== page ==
Thursday, November 19, 2009
Callie's "Seizure"" Mystery Solved
In the following months I kept a close eye on her and she did have some seizure like episodes about 6 months later where she was drooling and trembling and her eyes were dilated - but also a few episodes where she just had a head tilt and problems with her right side. I never felt it was epilepsy. She had seizure like symptoms but was always alert, responsive to me, etc. She just could not control half her body, always the right side.
We went to the nearest neurologist, in Portland, OR and on March 30, 2008 she had a clean MRI that showed no brain tumor, and clean bloodwork, clean spinal tap, etc. Nothing to explain the seizures or the week of not being able to walk. She seemed to make a full recovery for about a year and a half.
In June of 2009 she again had an episode, followed by one three months later in September. They seemed to be getting worse, lasting 45 minutes or more and not wanting to stop. At that point, still not thinking it was "idiopathic (unknown origin) epilepsy," which was all they could come up with, we put her on a human anti-seizure medication called Zonisamide, which is supposed to have not many side effects except gastro-intestinal and to work in 60% of dogs. We had no problems with it.
However, a month later, in early October, she developed a permanent head tilt to the right and I observed one of her eyes was not tracking with me properly, and that she had balance/ataxia issues on her right side persistently. I again took her to the vet and this time they thought it was peripheral vestibular disease, an ear issue that would clear up in time and was causing loss of balance and dizziness. After another month, it was much worse - a much more severe head tilt and more ataxia. Callie was also clearly unhappy at that point, so it was time for another trip to the Portland to see the neurologist.
This time the MRI, November 9th, 2009, revealed a brain tumor which is thought to be a meningioma or a trigeminal nerve tumor. It is not small, and there is a fluid filled cyst adjacent to it three times the size of the tumor. This was causing severe pressure in her brain and resulting in dizziness, loss of balance, etc. It means that she has a few months left absent treatment. She is seven next week. A rather poor copy of an image from the scan is posted above.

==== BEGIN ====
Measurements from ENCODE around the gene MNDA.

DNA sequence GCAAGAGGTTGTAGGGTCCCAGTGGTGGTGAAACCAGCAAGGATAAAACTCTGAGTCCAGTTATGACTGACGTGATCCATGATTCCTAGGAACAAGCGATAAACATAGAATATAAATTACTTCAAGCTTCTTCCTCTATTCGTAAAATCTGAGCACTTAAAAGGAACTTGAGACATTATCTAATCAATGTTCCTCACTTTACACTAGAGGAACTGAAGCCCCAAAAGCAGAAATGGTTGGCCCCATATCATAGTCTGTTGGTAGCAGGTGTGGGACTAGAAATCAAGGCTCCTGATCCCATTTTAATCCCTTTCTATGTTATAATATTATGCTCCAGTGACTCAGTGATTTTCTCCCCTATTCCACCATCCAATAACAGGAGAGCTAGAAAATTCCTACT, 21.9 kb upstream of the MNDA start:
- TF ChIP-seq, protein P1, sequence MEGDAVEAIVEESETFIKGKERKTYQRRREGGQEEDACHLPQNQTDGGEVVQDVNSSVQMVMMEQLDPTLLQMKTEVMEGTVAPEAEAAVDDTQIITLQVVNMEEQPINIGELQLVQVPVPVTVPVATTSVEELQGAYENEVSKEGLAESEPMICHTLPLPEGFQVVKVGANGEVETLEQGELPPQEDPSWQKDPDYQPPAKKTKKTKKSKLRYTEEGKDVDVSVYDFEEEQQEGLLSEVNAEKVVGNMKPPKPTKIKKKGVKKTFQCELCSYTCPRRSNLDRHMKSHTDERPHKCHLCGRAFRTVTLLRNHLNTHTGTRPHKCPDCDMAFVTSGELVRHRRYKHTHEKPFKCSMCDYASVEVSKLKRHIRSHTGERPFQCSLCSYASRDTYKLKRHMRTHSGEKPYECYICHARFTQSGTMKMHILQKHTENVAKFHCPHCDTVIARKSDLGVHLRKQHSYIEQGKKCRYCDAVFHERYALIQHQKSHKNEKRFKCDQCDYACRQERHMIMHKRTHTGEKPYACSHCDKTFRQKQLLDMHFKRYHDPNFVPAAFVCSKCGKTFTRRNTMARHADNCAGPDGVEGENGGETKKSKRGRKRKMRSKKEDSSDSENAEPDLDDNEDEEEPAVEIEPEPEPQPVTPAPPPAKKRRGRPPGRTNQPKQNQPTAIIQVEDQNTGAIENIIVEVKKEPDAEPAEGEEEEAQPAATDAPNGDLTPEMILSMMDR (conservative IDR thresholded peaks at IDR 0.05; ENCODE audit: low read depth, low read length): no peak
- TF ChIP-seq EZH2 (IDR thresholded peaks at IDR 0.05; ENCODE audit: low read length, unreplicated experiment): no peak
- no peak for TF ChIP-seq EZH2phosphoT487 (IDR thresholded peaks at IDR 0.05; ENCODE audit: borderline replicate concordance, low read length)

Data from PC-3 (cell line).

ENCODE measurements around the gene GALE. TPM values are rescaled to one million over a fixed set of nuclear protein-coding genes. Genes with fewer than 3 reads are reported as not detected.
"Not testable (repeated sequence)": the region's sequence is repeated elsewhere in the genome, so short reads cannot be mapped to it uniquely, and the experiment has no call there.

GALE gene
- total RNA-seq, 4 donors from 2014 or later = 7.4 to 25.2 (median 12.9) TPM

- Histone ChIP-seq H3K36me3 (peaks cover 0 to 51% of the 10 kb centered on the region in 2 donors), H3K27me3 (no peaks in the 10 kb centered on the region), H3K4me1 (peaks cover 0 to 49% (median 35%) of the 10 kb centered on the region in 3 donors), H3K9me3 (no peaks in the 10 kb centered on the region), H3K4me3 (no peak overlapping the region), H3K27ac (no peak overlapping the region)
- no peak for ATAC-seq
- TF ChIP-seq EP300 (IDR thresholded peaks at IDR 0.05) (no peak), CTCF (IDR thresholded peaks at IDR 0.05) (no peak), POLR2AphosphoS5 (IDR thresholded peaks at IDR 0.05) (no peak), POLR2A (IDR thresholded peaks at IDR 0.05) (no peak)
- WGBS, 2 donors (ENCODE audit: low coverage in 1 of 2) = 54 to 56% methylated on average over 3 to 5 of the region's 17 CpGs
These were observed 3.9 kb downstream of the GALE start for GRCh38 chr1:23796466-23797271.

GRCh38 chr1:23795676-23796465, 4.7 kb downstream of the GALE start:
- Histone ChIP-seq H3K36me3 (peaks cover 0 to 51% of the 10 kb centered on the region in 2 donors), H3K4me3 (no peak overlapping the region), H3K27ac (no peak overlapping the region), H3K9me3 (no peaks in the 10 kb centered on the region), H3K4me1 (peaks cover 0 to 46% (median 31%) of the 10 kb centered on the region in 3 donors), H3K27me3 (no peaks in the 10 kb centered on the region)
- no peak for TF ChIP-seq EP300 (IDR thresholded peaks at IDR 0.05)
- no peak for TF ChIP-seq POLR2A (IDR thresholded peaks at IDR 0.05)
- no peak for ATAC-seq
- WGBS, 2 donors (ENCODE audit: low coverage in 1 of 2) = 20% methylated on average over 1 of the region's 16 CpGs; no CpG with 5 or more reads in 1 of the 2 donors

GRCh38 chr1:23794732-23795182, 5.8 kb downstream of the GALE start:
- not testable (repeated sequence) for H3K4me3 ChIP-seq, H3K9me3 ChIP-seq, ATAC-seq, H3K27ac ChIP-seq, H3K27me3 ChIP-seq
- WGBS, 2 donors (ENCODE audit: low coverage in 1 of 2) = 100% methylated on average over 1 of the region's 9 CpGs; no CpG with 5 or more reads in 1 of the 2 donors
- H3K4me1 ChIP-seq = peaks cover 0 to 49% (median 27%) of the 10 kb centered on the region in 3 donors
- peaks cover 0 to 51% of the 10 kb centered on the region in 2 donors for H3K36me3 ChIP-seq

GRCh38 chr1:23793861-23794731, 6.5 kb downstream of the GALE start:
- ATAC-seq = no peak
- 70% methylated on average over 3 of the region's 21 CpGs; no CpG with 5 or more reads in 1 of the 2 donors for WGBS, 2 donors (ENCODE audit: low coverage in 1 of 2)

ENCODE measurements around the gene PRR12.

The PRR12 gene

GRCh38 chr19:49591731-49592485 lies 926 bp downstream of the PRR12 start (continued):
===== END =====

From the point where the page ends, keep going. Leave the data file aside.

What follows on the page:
A course of steroids and a daily medicine called Meclizine that works like Dramamine to help the dizziness have made her temporarily feel better and hold her head normally. She can get in and out of the car most of the time again, for awhile she could not. But it's temporary.
We have an appointment with the nearest neurologist who might be able to operate on her brain to reduce the cyst. The tumor itself is not operable as it is too close to the brain stem. But reducing the cyst could buy her some precious time. They recommend a course of radiation as well, to reduce the tumor and possibly buy more time. Maybe another 2 years before the tumor comes back, maybe less, maybe more.
It's hard to tell. I know someone who was supposed to die of cancer in three months and ended up cancer free, someone who was to die within 2 years and is still here after nearly 10, and someone who was to live up to 2 years and made it 14 days. Callie's case may or may not be cancer, but either way it kills her due to pressure in the brain.
I want to make the best choice for her quality of life, not for my own selfish desire to have her with me. That is very hard to do. We will get more information - much more - on November 30th when we go to Pullman, WA to the vet school for a consultation with neurology and oncology. There is one clinical trial program in the country at U of Minnesota but Callie didn't qualify for any of their current research. If treatment is elected, it is very, very expensive, likely $10,000 to $20,000. This is one pet I should have bought pet insurance on I guess. Too late now though. Perhaps that was an error, though I bet after the first episode of anything it would have been a pre-existing condition" battle. Anyway, money will never be the deciding factor in animal care for me, because the animals are truly my family and deserve the best choices for their health, not only the affordable ones.
I started taking Callie to work with me two years ago and I have appreciated every day I have with her. If we do elect surgery it will be December 1, my dad's birthday. There is substantial risk, so we don't know yet what we will choose. All the vets I have spoken to so far recommend it as a chance to buy her more time that should, in theory, be of good quality. Radiation buys more time as well. Eventually it comes back and kills her. But surviving to 9 or 10 instead of 7 is not insignificant, especially in dog years. If she can still go camping, go for walks, play tug of war and be with me, I think she would say her life is worth living.
The news was obviously devastating and I still have a lot of mixed emotions. The best path is not clear. The only thing I can say for sure is that I don't regret having this awesome dog in my life, she is a huge part of every day since she came home at 9 weeks old, and life without her, whenever that comes to be, will be very hard for a very long time.